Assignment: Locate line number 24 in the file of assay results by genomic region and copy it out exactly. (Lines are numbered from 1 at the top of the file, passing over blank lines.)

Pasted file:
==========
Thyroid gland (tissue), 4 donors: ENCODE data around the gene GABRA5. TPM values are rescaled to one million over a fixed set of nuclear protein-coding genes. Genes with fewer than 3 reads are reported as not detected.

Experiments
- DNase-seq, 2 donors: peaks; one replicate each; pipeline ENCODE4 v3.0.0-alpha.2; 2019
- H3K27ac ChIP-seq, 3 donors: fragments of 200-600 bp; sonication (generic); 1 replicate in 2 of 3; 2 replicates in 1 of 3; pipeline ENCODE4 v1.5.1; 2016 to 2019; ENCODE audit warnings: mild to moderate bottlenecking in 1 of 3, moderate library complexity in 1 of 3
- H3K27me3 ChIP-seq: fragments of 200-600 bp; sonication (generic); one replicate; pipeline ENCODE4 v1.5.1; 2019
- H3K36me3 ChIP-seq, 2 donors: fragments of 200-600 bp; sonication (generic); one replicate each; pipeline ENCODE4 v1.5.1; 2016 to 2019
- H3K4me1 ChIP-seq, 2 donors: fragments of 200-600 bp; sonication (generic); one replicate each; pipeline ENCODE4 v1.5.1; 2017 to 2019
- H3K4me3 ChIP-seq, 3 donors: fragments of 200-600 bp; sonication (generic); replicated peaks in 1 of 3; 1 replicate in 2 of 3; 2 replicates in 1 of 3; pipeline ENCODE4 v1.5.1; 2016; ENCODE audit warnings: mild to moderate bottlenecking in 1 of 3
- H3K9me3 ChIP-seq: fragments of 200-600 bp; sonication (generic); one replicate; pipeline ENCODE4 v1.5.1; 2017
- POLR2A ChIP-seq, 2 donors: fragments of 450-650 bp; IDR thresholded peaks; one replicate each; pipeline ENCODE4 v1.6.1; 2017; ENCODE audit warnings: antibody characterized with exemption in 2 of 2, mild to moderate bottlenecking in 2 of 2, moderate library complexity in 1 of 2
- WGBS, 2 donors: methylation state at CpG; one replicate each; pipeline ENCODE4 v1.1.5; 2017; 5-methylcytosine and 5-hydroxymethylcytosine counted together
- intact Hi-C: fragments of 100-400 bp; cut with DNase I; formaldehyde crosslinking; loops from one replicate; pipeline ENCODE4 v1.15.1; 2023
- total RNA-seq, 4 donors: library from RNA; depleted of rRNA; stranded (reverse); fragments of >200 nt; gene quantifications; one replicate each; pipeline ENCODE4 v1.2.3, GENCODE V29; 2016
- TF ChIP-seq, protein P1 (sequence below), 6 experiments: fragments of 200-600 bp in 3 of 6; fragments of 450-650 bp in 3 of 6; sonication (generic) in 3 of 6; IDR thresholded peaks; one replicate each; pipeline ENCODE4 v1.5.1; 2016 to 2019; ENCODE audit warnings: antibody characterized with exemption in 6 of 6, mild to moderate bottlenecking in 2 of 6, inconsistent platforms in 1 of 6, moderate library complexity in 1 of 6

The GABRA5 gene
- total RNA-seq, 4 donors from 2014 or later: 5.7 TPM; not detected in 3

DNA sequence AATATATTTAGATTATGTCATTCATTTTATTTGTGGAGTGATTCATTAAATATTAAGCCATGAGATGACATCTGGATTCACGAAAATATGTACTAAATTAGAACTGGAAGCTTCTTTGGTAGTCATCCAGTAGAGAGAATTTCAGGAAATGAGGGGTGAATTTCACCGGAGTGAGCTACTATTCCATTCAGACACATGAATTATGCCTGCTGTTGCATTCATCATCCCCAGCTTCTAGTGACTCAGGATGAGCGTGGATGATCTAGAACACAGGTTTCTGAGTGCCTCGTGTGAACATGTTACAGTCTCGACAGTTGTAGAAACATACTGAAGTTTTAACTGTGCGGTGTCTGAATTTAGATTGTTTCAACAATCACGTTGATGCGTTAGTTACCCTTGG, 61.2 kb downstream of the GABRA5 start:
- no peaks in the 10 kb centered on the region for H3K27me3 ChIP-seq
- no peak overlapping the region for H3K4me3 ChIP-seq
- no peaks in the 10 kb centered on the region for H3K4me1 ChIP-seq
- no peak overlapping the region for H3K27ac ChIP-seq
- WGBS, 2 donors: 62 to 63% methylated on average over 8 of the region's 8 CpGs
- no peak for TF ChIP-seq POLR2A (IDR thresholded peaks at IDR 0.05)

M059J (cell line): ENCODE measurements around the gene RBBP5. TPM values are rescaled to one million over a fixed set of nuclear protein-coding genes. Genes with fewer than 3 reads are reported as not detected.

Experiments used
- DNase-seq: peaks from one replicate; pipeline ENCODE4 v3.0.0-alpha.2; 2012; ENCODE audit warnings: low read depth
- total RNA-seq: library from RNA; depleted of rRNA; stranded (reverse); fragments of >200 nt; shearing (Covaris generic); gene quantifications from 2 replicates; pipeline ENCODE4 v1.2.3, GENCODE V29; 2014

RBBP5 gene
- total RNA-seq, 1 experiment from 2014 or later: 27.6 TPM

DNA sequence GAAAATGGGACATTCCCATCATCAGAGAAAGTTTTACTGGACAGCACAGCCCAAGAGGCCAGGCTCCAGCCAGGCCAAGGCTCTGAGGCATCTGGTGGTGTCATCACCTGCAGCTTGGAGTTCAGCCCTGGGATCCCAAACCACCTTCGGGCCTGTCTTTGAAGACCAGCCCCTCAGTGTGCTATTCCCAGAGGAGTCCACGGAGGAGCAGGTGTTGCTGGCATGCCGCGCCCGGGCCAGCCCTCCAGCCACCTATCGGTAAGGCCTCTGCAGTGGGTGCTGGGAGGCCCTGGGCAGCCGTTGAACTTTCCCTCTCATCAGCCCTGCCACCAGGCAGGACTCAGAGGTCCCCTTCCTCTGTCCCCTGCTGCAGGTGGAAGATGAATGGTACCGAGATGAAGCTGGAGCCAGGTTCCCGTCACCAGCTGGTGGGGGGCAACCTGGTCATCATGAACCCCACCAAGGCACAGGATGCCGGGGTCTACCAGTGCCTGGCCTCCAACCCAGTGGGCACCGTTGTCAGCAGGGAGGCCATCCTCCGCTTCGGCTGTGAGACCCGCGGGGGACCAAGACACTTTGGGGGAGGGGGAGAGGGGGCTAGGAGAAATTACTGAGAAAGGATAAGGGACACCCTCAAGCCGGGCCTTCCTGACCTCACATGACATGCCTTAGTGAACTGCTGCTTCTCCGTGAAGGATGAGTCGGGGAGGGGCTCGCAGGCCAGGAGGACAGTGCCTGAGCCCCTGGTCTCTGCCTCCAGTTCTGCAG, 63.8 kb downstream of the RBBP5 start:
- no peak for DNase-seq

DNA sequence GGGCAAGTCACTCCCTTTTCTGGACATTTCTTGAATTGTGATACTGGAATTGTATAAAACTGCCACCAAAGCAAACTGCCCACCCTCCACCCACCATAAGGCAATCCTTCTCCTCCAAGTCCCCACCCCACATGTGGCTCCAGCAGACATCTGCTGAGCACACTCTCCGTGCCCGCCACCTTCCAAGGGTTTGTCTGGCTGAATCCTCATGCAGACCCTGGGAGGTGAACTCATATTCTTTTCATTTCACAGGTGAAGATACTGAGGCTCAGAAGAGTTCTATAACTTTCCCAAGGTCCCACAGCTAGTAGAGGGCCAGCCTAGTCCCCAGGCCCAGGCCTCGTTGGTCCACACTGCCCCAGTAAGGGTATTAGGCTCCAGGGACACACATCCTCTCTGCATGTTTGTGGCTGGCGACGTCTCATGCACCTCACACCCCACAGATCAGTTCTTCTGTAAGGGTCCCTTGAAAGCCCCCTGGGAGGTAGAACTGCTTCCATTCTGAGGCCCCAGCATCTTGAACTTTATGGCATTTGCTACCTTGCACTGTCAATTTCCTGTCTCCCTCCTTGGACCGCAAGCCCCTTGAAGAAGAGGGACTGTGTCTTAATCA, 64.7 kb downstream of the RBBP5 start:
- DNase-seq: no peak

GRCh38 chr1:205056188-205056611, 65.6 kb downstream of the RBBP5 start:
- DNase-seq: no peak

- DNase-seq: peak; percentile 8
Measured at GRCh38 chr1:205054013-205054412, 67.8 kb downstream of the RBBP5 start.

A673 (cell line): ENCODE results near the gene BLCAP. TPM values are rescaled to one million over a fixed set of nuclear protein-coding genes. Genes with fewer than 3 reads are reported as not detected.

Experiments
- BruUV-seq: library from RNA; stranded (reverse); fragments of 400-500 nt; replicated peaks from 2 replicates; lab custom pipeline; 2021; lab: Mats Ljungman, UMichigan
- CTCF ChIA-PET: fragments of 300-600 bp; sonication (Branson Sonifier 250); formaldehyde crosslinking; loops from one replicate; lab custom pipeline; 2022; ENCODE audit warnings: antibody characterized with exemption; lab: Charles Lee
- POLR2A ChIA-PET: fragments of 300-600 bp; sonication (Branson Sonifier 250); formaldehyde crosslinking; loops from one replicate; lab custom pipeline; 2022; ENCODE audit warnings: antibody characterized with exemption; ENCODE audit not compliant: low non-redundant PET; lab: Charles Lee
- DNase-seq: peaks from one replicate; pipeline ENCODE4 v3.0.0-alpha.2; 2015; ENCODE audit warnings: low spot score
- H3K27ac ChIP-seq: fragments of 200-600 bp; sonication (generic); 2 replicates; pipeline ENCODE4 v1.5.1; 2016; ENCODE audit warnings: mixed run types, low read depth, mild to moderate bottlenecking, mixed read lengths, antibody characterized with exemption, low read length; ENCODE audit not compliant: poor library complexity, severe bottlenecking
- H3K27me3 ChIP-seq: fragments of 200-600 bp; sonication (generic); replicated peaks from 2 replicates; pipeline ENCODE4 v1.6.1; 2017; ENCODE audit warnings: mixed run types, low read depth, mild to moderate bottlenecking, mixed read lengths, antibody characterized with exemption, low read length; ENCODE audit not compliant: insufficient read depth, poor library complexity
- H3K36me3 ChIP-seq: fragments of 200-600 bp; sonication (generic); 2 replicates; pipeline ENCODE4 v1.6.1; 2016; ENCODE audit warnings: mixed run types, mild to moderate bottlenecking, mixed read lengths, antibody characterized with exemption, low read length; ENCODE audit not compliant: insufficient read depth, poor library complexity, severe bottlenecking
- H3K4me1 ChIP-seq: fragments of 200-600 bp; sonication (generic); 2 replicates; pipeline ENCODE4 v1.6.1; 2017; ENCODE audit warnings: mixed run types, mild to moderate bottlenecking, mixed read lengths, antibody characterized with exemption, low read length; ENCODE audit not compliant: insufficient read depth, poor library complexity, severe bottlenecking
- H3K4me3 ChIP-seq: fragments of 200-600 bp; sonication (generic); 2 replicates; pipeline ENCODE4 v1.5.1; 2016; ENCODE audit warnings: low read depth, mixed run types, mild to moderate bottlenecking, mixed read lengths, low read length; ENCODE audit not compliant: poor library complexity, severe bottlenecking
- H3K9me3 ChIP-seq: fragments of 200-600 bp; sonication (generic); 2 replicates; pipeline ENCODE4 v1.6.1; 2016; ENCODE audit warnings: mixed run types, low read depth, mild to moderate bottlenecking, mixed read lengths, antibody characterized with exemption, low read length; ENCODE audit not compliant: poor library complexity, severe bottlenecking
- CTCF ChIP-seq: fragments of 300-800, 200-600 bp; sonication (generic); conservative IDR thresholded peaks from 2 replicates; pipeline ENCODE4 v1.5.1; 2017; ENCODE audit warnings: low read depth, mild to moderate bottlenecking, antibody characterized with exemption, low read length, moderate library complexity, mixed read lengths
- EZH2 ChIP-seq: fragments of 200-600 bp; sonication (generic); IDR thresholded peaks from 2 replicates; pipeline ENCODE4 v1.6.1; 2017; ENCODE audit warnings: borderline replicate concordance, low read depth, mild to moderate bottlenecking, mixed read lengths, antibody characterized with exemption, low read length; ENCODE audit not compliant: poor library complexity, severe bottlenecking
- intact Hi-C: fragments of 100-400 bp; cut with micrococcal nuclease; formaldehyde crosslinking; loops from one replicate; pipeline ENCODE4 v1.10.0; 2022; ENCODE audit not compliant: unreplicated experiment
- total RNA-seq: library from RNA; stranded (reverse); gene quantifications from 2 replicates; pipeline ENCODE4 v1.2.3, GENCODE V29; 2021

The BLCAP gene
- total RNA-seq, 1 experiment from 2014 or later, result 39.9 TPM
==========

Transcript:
M059J (cell line): ENCODE measurements around the gene RBBP5. TPM values are rescaled to one million over a fixed set of nuclear protein-coding genes. Genes with fewer than 3 reads are reported as not detected.